Edward Young, an English poet, born at Upham, near Winchester, in 1684, died April 12, 1765. He was educated at Winchester school and Oxford university, and received in 1708 a law fellowship at All Souls' college. In 1714 he took the degree of LL. B., and in 1719 that of D. C. L., but did not practise law. He first published a poem entitled " An Epistle to the Eight Honorable the Lord Lansdowne " (1713), but became ashamed of its fulsome adulation and suppressed it. He next issued two long poems, "The Last Day" (1713) and "The Force of Religion" (1714), which were succeeded by a " Poem on the Death of Queen Anne " (1714). In 1719 he produced at Drury Lane his tragedy of " Busiris," and in 1721 " The Revenge," which is still occasionally performed. In 1725-8 appeared his satires, under the general title of " The Love of Fame, the Universal Passion," which brought him £3,000 and higher repute. In 1727 he took orders, and became one of the king's chaplains; and thinking dramatic authorship incongruous with his clerical standing, he withdrew his new tragedy, "The Brothers," which was on the eve of being produced on the stage.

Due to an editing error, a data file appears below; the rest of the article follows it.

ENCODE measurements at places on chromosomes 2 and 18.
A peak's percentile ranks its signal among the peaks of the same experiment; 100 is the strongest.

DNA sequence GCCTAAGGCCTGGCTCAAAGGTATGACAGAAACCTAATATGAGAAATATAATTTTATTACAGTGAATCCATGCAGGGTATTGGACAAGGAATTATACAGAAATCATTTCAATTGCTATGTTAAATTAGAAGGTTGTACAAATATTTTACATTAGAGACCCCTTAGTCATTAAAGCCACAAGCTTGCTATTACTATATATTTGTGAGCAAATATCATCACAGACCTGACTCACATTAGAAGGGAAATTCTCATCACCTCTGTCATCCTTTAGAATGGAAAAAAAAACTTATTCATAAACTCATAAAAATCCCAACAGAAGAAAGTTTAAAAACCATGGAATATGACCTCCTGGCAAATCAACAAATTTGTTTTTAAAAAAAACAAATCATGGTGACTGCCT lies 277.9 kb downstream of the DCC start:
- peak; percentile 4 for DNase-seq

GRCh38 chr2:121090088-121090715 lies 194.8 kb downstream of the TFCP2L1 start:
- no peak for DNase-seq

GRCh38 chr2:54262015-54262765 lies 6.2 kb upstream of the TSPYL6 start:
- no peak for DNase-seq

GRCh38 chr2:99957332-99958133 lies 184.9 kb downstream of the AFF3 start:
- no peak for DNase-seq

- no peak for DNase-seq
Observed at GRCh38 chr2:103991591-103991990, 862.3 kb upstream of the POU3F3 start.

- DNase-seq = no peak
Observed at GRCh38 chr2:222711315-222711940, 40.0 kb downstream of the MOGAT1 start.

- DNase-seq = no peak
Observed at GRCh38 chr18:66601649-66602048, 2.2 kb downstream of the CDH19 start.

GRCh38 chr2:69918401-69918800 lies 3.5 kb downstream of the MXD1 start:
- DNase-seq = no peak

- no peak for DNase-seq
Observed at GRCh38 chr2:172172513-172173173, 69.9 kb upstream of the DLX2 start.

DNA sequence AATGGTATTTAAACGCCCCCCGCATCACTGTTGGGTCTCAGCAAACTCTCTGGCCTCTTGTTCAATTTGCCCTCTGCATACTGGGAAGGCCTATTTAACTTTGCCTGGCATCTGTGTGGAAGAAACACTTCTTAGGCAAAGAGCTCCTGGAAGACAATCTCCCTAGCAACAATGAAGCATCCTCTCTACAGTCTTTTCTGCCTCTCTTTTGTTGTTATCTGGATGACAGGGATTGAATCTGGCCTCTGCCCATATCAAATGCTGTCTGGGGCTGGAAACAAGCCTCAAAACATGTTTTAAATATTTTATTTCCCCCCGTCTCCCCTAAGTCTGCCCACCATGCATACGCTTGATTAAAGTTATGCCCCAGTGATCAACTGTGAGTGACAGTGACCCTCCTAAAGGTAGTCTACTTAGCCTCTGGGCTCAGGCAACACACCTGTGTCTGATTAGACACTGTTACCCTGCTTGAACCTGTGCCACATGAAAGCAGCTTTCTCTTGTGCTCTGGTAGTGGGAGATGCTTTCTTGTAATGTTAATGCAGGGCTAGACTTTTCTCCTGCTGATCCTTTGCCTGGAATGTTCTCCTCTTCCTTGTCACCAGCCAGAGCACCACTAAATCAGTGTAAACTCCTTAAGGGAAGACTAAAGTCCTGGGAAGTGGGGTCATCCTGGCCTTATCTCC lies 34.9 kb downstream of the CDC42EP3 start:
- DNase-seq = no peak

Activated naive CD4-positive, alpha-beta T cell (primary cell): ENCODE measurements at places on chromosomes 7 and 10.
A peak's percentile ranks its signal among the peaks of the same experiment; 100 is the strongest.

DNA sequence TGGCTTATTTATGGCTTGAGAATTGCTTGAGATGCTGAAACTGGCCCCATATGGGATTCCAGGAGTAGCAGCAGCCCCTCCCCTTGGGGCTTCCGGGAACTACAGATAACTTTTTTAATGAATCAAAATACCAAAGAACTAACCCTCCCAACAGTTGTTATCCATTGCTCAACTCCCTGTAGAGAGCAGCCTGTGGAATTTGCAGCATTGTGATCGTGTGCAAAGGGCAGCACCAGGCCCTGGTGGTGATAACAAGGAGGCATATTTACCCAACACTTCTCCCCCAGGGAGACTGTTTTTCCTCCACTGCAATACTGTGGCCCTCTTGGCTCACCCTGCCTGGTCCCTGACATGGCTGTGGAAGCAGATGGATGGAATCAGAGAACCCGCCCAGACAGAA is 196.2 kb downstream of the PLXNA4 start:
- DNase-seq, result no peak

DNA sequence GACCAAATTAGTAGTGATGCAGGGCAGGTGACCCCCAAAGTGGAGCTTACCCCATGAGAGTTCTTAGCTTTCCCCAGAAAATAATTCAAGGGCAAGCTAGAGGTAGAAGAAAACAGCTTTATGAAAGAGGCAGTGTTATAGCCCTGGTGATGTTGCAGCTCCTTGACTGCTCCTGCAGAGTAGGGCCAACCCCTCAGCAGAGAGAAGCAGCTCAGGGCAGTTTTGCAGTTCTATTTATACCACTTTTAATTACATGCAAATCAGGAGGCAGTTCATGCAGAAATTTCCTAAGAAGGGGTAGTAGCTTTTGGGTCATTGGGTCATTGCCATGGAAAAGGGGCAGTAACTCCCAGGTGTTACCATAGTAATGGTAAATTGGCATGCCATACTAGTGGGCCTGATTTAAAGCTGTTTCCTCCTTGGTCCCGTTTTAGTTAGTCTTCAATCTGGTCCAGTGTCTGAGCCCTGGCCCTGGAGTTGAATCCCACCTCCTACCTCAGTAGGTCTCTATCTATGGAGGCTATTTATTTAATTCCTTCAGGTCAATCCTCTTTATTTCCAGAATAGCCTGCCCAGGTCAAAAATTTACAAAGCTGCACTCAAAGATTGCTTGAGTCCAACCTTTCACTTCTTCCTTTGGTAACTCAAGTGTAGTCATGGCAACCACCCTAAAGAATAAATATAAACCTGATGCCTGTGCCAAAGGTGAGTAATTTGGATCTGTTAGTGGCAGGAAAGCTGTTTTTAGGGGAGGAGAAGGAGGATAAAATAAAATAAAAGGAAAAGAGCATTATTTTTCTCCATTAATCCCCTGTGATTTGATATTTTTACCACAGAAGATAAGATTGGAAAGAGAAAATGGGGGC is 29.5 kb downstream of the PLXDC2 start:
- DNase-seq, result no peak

In 1730 he received the rectory of Welwyn in Hertfordshire, and in 1731 married Lady Elizabeth Lee, daughter of the earl of Lichfield. The death of his wife in 1741, with several contemporaneous afflictions, gave rise to Young's most celebrated poetical work, the "Night Thoughts " (London, 1742-'6). From 1761 till his death he was clerk of the closet to the princess dowager of Wales. Collective editions of his works appeared in 1741 and 1757, and a revision in four volumes in 1762, to which two volumes were added after his death by Isaac Reed (1767).